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Obesity drugs alone won't do it

By Christy Oglesby

ATLANTA, Georgia (CNN) -- The pitch is all in the verbs: Absorb. Block. Burn. Metabolize. The names and promises of obesity drugs make it sound as if the pills will do all the work -- consuming, searing and routing fat right out of a body.


"I know of no drugs that absorb fat. It would be nice to say there's this drug that's a sponge that will suck it up, but it won't," said Dr. Arthur Frank, medical director of the weight management program at George Washington University in Washington, D.C.

And the obesity drugs that do increase metabolism or block the absorption of fat also require work and diet modification. None of the obesity drugs on the market is particularly potent, experts said. And they won't work without a decrease in food and fat consumption coupled with an increase in physical activity.

Some have been let down by new diet drugs. CNN's Elizabeth Cohen reports (August 22)

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"They cannot be used exclusively. That's a common misconception," said Chris Rosenbloom, a registered dietitian and chair of the nutrition department at Georgia State University in Atlanta, Georgia. "You can out-eat any of these drugs."

So what's the point of spending $50 to $100 a month (or more if insurance won't cover the prescription) on pills that may only yield weight loss of a pound a week?

Obesity drugs can help people who are morbidly obese -- 300 to 400 pounds -- and are incapable of minor physical activity or walking because of excess weight, Rosenbloom said.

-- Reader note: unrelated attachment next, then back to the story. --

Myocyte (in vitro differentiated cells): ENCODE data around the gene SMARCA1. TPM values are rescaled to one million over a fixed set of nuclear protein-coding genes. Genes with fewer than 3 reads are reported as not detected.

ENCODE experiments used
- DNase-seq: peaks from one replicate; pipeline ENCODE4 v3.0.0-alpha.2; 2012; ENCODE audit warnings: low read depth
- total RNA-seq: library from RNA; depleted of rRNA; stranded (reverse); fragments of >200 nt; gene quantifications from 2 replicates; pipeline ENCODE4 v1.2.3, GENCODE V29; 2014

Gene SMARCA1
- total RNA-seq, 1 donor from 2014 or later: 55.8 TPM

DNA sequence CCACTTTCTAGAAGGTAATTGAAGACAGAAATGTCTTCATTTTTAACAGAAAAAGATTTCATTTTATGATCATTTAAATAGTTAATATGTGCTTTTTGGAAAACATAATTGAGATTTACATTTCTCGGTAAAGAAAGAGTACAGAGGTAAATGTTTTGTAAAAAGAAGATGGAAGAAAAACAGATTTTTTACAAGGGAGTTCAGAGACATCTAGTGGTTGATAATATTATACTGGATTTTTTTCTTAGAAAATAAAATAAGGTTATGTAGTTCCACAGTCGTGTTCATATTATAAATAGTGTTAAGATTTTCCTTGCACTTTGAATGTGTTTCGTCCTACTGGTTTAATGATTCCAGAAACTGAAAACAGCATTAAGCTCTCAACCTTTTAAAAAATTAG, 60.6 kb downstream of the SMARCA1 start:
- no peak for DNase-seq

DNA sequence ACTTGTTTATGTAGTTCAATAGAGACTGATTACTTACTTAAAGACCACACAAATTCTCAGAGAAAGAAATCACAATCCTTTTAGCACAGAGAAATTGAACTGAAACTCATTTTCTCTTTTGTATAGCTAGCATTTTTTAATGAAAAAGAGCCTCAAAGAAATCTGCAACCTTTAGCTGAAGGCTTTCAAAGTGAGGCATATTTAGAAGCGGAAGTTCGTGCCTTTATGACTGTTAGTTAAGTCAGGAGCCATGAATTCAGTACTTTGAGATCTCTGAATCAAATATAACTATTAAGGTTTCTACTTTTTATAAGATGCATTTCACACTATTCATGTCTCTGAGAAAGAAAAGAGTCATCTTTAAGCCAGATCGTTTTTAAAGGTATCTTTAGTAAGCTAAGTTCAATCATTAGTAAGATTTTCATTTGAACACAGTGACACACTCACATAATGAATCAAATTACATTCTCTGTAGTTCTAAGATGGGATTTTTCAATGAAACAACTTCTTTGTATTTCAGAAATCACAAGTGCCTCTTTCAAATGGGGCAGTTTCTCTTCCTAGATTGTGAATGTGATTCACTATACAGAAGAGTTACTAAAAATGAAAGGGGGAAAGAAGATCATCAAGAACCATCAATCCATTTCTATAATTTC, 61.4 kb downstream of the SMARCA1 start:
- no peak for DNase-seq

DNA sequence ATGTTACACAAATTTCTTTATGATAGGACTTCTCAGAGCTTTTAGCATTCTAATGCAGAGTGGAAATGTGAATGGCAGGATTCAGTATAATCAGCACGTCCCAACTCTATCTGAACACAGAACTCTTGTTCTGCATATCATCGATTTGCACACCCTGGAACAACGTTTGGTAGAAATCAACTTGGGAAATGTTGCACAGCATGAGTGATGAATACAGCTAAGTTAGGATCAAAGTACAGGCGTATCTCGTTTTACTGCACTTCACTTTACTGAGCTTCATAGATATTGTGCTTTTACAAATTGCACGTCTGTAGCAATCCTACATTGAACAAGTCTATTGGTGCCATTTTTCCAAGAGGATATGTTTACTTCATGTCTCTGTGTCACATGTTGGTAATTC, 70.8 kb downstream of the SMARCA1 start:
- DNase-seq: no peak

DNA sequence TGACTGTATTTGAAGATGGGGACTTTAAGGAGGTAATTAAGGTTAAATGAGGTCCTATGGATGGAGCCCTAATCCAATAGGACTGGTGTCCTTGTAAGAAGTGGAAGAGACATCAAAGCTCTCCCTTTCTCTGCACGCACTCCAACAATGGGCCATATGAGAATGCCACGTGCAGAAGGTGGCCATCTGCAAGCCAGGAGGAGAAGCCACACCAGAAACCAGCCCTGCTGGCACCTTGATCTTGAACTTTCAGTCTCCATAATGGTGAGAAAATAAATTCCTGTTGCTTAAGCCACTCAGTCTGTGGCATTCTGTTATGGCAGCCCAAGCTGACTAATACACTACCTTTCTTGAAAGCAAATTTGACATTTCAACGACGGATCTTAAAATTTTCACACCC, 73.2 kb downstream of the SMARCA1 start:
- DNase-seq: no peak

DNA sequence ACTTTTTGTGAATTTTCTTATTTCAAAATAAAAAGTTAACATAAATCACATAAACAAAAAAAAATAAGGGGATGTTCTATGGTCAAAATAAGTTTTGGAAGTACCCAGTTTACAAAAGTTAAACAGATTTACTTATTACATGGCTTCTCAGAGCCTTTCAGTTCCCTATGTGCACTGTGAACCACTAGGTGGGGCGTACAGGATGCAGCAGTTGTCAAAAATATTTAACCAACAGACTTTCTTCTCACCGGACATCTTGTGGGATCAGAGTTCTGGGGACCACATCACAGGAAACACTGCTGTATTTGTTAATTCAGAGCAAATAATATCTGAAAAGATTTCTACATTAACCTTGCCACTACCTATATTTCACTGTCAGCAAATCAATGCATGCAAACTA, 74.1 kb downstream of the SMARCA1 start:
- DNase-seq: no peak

"Sometimes medication can help jump-start that weight loss... or provide a psychological boost when you start to see some results," she explained. "Surgery for someone who is morbidly obese is another option. I am not adverse to any of those strategies."

For those who opt for a pharmacological approach, obesity drugs fall into two categories -- those that prevent the absorption of some fat and those that suppress appetite. The former inhibit the intestinal enzyme that metabolizes fat, so that the fat passes undigested through the bowels. Xenical is an example. Appetite suppressants, such as Meridia, affect hunger control centers in the brain.

However, hunger is not the only trigger for eating, experts said.

"You have a lot of very powerful forces that drive your eating. Our culture doesn't just use food for nutritional reasons," said Frank. "The idea that eating is merely a concept of choice is a naive analysis of why people eat."

Genetics and faulty metabolism also are obesity factors, Frank said, and some people eat for comfort, so behavior restructuring therapy may be useful in combination with obesity drugs.

The drugs' side effects appear to be minimal, the doctors said. Some appetite suppressants can create psychological dependence because they contain phentermine, which is chemically similar to amphetamines. Others can cause insomnia, drowsiness, irritability or depression.

Drugs that prevent fat absorption can cause cramping, diarrhea, flatulence and intestinal discomfort. And people who consume excess amounts of fat while taking those drugs may experience greater intestinal discomfort, Rosenbloom said.

Overall, though, the risks involved in taking the drugs are minimal, added Frank. "There's a lot more risk with uncontrollable obesity."

• The George Washington University
• Georgia State University Department of Nutrition Homepage
• American Dietetic Association
• The North American Association for the Study of Obesity

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